States With the Best Mortgage Health

Mortgages
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The U.S. continues to recover from the mortgage crisis that began eight years ago, but the pace of that recovery has been uneven across the nation.

While homeowners in some states, such as Iowa, have seen serious mortgage delinquency rates drop below 2%, residents in other places, such as New Jersey, are still struggling with a delinquency rate that tops 7%. The U.S. average rate is 3.8%, according to January 2015 data.

During the height of the mortgage crisis, the nation’s serious delinquency rate — which is defined as payments more than 90 days overdue and is an indicator of potential foreclosures — was 8.6%, more than double the current average.

To determine which states have homeowners who are in the best position to handle their mortgages, NerdWallet examined data on serious mortgage delinquencies, foreclosure inventories, credit scores and monthly homeowner costs as a percentage of income.

The map below includes data for all states. Click on a category, then hover over a state to see its data. Darker colors represent higher numbers.

Key takeaways

The Midwest rises above. Midwest states dominated our list, with the top six states where homeowners have healthy mortgage profiles.

The one-third rule holds true. You’ve likely heard that you shouldn’t spend more than about a third of your income on housing. Data appear to support that — the bottom five states on our list have among the highest percentage of residents who spend 35% or more of their annual income on housing.

Follow the money. Income growth — or lack of it — was a big indicator of mortgage health. Homeowners in Rhode Island, Nevada and Connecticut saw a high mortgage delinquency rate as residents also experienced major income contractions.

North Dakota is No.1. Residents in North Dakota, which is at the top of our list, saw their income grow 11.2% from 2009 to 2014, compared with a 2.8% decrease for the rest of the country. The state currently has the lowest mortgage delinquency rate.

Southeast scores low on credit. Residents in the Southeast struggled the most with credit, recording four of the five worst credit score averages by state. There was a 66-point variance between the most creditworthy state, Minnesota, and the least, Mississippi.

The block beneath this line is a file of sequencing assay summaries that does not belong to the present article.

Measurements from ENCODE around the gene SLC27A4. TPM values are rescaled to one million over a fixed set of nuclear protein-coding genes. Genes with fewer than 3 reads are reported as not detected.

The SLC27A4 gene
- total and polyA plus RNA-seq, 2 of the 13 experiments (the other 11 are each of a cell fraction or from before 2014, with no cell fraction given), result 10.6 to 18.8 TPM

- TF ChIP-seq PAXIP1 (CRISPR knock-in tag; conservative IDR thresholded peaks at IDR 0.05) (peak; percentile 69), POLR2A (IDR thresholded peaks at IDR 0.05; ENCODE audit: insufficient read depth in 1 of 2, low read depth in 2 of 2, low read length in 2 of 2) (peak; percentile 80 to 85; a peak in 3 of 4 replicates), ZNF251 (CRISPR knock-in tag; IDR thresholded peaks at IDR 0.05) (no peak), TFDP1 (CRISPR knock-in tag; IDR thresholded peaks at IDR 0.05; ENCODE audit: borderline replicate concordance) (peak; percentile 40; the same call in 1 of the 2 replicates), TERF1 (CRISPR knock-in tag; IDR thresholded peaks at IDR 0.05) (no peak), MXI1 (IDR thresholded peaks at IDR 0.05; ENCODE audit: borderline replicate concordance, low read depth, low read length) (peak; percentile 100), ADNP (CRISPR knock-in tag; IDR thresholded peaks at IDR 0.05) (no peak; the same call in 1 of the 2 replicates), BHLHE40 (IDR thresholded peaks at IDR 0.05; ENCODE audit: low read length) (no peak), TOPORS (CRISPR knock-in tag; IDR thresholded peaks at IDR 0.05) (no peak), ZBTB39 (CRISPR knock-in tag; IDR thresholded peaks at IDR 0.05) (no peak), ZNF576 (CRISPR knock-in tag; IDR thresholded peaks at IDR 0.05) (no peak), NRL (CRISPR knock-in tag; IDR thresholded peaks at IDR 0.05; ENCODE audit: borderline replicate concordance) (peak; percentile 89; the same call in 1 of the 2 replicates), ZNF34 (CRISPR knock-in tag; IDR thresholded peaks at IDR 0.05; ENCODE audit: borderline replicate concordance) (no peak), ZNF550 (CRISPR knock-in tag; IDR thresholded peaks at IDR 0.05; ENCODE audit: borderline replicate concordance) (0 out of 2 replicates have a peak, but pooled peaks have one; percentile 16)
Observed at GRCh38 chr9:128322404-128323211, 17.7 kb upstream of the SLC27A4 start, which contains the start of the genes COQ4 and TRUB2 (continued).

StateAverage credit scoreResidents who spend over 35% of their income on housingChange in median income 2009-2014Serious mortgage deliquency rateForeclosure inventoryMortgage health score
North Dakota69612.60%11.19%1.01%0.43%98.13
South Dakota69617.20%1.96%1.80%0.60%88.59
Nebraska69117.70%0.23%1.96%0.42%87.78
Iowa69316.20%0.72%2.58%0.90%84.52
Wyoming67018.70%-2.40%1.83%0.51%83.40
Minnesota70422.00%-0.41%2.18%0.53%83.19
Alaska67122.20%-3.68%1.39%0.33%82.10
Montana68625.80%-1.38%1.66%0.46%78.39
Colorado68125.40%-0.36%1.67%0.51%77.70
Kansas67518.00%-1.08%3.18%0.88%77.64
Utah67723.80%-0.42%2.15%0.51%77.22
Wisconsin69223.70%-5.17%2.47%0.71%77.13
Missouri67021.00%-3.67%3.00%0.62%75.50
West Virginia65818.10%-1.19%3.26%0.83%74.89
Virginia67524.20%-1.45%2.55%0.56%74.54
Idaho67625.60%-4.02%2.45%0.83%71.71
Michigan67225.00%-0.77%3.01%0.56%71.52
New Hampshire69628.60%-1.04%2.87%0.78%70.01
Texas65222.90%-0.99%3.03%0.70%69.93
Arizona66228.80%-7.46%2.02%0.48%69.61
Indiana66018.70%-1.93%4.07%1.31%68.49
Arkansas65219.80%-1.72%4.40%0.87%67.43
North Carolina65924.20%-3.96%3.42%0.82%67.32
Kentucky65820.60%-3.42%3.83%1.24%67.28
Tennessee65623.80%-4.22%3.86%0.68%66.56
Vermont69327.30%-5.46%3.23%1.37%66.08
Oklahoma65319.70%2.77%3.94%1.43%65.97
Ohio67221.80%-2.14%4.35%1.38%65.17
Alabama65122.70%-4.70%4.46%0.78%64.22
Washington68128.30%-2.23%3.23%1.20%64.12
Massachusetts69228.30%-2.77%4.05%1.31%61.91
Georgia64626.70%-6.63%3.94%0.78%60.59
Pennsylvania68423.50%-3.15%4.91%1.81%60.11
Louisiana64522.20%-5.54%4.72%1.24%60.09
California67037.90%-5.32%2.01%0.53%59.75
South Carolina65024.70%-3.97%3.98%1.39%59.74
Oregon67829.90%-5.04%3.59%1.58%58.03
Maine68625.80%-2.57%5.53%1.87%55.05
Mississippi63825.20%-2.45%5.56%1.03%53.53
Illinois67728.10%-4.10%5.00%1.83%53.18
New Mexico65225.90%-6.19%4.32%2.05%53.16
Delaware66626.00%-5.38%5.10%1.93%52.99
Washington, D.C.66226.00%8.87%4.35%2.46%51.92
Maryland66826.60%-3.80%5.67%1.99%50.07
Rhode Island68531.50%-8.62%5.49%1.60%49.92
Connecticut68729.30%-5.86%5.42%2.13%49.83
Hawaii69037.70%-2.19%4.45%2.74%40.26
Nevada64232.80%-13.10%5.27%2.19%39.12
New York68131.40%-2.96%7.21%4.00%28.16
Florida66036.30%-4.42%7.71%3.53%20.17
New Jersey68034.80%-5.19%8.94%5.19%10.07

 

Methodology

To calculate the mortgage health of all 50 states and Washington, D.C., we looked at several factors:

Average credit score. State data for May 2015 is from Experian. This was 10% of the score.

Serious mortgage delinquency. This is defined as a mortgage payment that is over 90 days past due. Information was provided by CoreLogic, a data and analytics company, in its January 2015 National Foreclosure Report. This is 30% of the score.

Foreclosure inventory. This is the percentage of homes with mortgages that have been in the process of foreclosure. Data were provided by CoreLogic; this is 30% of the score.

Monthly homeowner costs as a percentage of income. We looked at the percentage of homes with monthly homeowner costs that consumed over 35% of the household’s income. Monthly owner costs include mortgage payments, real estate taxes, insurance, utilities and condo fees. These data are from the U.S. Census Bureau’s 2013 American Community Survey. This is 30% of the score.


Image via iStock.